4 Simple Steps to Increase Productivity for Legal Professionals

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4 Simple Steps to Increase Productivity for Legal Professionals

When it comes to productivity at work, the legal profession is at the forefront. The demands of your average law office require high-quality results delivered quickly and well, placing pressure on legal professionals to be as efficient as possible.

 

While your law firm might provide you with productivity tools, managing your own productivity is always a personal responsibility whether you’re a lawyer, a paralegal, or any other type of legal professional. If you’re looking for ways to increase your own productivity at work, you’re likely to benefit from the following four steps.

 

Step 1: Track The Time You Spend on Tasks

 

Before you can improve your productivity, you need a benchmark to measure yourself against. People can be relatively poor judges of elapsed time, so using a stopwatch app or similar time tracker on your laptop or mobile device will provide you a much clearer picture of just how long specific tasks take you. This lets you apply targeted pressure to the most time-consuming tasks, enabling you to pursue solutions to these tasks without wasting time on processes that already work for you.

 

Step 2: Find Ways to Streamline Processes Without Compromising on Quality

 

Using technological tools or developing specific approaches to certain tasks will certainly go a long way in streamlining processes that otherwise take up too much of your time. That being said, keep in mind that productivity is about more than completing work tasks as quickly as possible – it’s also about ensuring that work is done accurately and without error. In the field of law this is doubly important — a mistake on a crucial court document could cause needless delays or even cost you clients, so ensure that you’re not streamlining processes by sacrificing quality control.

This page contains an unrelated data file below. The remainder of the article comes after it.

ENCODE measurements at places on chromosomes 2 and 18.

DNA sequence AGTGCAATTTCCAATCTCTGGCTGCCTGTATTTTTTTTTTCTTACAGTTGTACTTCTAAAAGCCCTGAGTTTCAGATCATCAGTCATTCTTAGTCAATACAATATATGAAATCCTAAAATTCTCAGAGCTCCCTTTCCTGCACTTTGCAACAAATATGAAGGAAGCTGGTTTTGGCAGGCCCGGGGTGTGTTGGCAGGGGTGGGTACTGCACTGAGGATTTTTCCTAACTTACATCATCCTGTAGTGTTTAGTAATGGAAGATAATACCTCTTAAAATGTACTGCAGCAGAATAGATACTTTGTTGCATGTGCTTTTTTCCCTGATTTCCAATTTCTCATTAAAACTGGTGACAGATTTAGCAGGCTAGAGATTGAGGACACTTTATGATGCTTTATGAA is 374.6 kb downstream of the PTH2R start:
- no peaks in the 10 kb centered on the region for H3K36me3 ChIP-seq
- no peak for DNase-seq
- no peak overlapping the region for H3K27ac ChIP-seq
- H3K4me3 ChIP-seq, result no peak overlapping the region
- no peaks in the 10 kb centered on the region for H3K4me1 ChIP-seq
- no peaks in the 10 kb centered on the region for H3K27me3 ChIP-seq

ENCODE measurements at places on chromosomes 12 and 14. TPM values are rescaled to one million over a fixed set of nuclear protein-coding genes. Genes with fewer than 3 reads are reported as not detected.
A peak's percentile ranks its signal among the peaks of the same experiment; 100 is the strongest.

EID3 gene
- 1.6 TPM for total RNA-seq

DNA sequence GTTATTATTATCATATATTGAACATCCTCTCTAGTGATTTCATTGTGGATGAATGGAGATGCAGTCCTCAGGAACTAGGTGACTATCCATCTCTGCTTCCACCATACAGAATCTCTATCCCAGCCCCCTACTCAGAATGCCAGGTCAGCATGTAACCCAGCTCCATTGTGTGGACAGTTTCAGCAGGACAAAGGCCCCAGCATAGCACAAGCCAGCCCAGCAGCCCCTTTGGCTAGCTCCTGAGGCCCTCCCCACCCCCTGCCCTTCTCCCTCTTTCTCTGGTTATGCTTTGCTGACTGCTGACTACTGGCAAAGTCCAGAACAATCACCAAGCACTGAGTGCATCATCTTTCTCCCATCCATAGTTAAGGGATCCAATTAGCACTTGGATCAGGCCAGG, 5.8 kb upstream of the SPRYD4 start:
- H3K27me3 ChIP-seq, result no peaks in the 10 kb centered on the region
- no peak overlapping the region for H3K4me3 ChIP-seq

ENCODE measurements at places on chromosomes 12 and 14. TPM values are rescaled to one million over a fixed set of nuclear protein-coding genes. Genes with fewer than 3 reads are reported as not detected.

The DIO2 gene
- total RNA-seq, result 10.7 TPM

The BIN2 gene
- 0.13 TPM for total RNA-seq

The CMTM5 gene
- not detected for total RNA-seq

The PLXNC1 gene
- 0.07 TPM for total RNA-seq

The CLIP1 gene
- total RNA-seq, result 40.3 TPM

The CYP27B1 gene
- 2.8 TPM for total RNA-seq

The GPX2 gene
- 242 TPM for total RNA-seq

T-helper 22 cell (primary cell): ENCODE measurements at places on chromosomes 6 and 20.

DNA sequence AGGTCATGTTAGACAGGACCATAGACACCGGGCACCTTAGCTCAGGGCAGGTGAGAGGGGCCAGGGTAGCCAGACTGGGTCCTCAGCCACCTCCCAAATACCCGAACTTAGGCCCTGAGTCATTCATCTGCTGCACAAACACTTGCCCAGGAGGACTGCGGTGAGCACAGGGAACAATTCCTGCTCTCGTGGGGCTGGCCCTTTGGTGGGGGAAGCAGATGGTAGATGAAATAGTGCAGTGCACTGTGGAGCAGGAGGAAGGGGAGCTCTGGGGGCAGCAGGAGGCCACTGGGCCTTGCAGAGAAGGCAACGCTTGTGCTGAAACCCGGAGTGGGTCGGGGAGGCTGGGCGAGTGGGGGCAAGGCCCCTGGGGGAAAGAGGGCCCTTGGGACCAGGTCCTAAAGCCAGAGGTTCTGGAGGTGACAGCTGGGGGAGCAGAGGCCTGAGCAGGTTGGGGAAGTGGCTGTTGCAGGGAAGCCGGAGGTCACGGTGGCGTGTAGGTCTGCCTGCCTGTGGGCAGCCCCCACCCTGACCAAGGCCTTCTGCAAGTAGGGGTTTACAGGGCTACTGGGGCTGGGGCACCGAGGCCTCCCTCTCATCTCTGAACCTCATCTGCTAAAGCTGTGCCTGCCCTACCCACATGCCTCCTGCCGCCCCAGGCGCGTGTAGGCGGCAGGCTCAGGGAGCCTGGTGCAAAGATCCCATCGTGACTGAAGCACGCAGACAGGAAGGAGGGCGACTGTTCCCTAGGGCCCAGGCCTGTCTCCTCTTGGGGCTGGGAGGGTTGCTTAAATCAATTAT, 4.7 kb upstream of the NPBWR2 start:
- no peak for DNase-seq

Step 3: Work in Blocks of Uninterrupted Time – But Not For Too Long

 

We all work best when we’re not subject to distractions or interruptions. If you can, position yourself at the office (or wherever you’re working) in an environment where you’re sure you won’t be bothered for long, uninterrupted periods of time. However, working for too long without taking a break is actually counter-productive; both your mind and your body need to reset periodically, so ensure that you don’t work in blocks longer than an hour or an hour and a half. Make sure any breaks you take get your blood pumping – going for a short walk, or even just taking a flight of stairs, are both excellent options.

 

Step 4: Employ Environmental Adaptation Techniques, then Adapt to Your New Environment

 

It may seem trite, but environmental adaptation has a definite positive effect on your productivity. Take steps to personalize your work environment and you’ll increase your overall happiness at work; this will have the secondary effect of making you naturally more productive.  If you’ve got your own office, decorate it to your own specifications, including objects like plants and other aesthetic elements. Even if you’re relegated to a cubicle farm, you can still decorate the walls and shelves with personal items.